DNA methylation is an epigenetic phenomenon, which has major effects on gene expression. Increased methylation
generally inhibits transcription while hypomethylation is primarily associated with increased transcription. Hypermethylation
of tumor suppressor genes occurs frequently in cancer leading to silencing of these growth inhibitory genes.
Demethylating agents are a class of anti-cancer drugs which reduce cytosine methylation, promoting transcriptional activation
of genes by virtue of reducing methylation in their promoter regions. Most compounds that inhibit methylation are
inhibitors of DNA methyltransferases (DNMTs) that are responsible for methylating cytosine residues on DNA.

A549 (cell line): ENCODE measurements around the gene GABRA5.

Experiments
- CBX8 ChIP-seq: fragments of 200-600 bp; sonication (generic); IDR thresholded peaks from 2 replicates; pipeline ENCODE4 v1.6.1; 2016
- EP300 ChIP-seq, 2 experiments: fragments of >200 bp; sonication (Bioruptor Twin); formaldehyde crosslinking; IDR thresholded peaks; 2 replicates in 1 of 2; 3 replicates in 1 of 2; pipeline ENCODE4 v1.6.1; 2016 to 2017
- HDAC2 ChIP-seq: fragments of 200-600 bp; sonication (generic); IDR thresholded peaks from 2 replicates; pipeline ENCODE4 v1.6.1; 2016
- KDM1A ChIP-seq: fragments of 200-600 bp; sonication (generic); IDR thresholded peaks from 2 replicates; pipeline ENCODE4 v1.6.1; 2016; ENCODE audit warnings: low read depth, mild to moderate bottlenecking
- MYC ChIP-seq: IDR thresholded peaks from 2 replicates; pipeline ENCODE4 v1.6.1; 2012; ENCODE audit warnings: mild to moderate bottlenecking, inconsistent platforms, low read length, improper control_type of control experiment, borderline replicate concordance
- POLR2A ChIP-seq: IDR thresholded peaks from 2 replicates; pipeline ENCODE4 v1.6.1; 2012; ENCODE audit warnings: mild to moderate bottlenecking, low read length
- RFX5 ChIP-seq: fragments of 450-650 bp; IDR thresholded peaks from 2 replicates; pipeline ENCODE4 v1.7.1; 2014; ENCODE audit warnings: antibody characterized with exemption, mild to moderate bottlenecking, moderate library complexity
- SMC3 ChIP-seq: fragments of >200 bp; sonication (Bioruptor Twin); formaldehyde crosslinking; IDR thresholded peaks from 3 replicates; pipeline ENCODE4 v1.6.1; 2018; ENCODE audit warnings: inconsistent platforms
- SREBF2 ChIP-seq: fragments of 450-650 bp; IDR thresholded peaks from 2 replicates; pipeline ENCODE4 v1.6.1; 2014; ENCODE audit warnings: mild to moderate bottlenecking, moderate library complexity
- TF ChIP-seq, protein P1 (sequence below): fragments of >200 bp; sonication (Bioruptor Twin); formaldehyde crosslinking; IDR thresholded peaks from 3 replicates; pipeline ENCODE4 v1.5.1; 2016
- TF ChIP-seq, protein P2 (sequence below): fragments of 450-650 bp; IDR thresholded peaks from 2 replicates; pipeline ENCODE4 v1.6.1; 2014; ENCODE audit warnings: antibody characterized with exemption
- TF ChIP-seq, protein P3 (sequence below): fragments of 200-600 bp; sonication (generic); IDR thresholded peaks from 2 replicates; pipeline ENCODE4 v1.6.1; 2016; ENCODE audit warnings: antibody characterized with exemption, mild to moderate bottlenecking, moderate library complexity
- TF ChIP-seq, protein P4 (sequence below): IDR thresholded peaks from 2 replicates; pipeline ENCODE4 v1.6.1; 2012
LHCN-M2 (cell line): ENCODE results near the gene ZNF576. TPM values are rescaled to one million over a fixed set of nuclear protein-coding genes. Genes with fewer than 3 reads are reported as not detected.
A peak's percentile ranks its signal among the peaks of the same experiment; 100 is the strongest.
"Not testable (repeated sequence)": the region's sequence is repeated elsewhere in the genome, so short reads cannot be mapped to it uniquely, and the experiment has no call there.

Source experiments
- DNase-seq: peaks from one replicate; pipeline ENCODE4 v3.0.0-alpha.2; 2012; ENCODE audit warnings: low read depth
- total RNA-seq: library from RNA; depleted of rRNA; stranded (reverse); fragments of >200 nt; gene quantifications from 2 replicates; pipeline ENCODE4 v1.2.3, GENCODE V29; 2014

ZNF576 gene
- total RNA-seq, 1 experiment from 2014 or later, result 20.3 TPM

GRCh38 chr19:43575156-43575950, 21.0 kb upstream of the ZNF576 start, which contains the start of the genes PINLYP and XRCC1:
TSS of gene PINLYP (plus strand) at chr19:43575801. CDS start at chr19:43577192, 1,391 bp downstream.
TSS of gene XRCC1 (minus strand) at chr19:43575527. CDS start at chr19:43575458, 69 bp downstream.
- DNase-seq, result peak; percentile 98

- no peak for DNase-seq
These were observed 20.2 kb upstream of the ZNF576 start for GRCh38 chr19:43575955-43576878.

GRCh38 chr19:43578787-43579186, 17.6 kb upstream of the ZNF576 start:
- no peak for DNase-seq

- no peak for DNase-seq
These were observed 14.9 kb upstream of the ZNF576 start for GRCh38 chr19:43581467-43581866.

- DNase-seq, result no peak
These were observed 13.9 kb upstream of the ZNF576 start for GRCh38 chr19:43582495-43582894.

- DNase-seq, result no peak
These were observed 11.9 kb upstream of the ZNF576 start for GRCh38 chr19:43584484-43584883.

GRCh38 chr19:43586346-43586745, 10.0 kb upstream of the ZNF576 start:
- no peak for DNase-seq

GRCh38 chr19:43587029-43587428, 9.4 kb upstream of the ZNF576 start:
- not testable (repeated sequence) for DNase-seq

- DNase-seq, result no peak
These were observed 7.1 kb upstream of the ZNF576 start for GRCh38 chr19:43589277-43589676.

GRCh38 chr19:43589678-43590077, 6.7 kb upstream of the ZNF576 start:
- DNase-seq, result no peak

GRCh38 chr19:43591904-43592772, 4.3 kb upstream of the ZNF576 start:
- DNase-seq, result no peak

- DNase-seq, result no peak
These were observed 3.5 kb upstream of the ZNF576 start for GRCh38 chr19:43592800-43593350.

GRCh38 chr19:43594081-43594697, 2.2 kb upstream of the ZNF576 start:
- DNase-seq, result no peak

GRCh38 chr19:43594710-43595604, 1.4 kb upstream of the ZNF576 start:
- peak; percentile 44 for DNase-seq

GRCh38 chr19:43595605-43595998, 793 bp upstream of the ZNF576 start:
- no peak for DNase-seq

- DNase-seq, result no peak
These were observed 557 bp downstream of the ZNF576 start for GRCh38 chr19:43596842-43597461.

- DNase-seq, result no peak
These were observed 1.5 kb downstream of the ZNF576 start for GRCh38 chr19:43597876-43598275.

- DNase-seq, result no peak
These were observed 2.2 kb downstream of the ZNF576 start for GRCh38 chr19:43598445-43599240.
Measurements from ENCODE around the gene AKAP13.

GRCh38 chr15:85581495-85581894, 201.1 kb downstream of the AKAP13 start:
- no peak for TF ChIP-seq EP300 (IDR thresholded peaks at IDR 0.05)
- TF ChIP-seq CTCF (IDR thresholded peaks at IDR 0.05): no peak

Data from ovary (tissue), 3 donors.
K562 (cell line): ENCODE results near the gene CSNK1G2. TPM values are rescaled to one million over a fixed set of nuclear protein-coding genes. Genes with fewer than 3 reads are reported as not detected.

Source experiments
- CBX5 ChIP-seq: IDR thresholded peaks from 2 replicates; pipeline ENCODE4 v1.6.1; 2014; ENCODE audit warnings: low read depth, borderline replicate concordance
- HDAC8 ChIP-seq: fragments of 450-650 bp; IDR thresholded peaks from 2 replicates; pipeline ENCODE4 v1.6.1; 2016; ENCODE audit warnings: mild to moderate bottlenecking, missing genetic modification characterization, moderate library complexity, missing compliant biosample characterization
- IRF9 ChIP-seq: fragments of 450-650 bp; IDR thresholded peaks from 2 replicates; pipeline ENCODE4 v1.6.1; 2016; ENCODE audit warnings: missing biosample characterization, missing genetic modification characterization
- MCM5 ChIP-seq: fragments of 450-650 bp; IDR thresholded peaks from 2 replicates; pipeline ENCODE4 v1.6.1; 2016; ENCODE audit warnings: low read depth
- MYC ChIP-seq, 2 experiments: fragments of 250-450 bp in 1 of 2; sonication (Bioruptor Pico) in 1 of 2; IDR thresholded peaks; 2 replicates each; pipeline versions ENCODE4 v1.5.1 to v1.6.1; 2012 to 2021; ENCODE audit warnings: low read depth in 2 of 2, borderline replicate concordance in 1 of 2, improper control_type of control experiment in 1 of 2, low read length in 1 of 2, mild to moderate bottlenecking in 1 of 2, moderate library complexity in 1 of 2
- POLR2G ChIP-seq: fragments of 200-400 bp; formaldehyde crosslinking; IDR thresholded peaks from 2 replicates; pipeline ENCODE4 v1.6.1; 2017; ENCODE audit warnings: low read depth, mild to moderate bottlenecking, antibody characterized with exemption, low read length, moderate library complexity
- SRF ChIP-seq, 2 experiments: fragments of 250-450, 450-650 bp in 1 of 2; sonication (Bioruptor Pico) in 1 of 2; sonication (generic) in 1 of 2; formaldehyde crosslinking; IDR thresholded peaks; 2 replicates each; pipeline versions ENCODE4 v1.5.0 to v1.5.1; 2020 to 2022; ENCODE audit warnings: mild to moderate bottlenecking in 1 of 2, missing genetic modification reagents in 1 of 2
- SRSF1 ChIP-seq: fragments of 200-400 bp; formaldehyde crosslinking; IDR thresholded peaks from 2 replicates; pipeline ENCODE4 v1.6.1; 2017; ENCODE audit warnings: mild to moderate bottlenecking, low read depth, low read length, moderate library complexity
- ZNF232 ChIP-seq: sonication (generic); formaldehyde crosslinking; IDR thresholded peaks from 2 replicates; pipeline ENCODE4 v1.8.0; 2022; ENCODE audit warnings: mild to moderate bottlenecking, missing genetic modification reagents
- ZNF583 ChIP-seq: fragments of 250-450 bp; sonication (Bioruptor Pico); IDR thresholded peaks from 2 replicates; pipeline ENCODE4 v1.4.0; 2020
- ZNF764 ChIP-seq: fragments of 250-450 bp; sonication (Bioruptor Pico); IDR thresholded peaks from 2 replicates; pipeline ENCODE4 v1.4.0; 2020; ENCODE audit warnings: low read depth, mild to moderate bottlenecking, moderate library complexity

Azacitidine and Decitabine are two such demethylating agents that are approved for use in myelodysplastic syndromes. In
this review, we describe the pharmacology of demethylating agents and their use in recent clinical studies. The current literature
describing the efficacy of combining these agents with other chemotherapeutics in various types of cancer is also
Keywords: Cancer, Demethyating Agents, DNA Methylation, Epigenetics.
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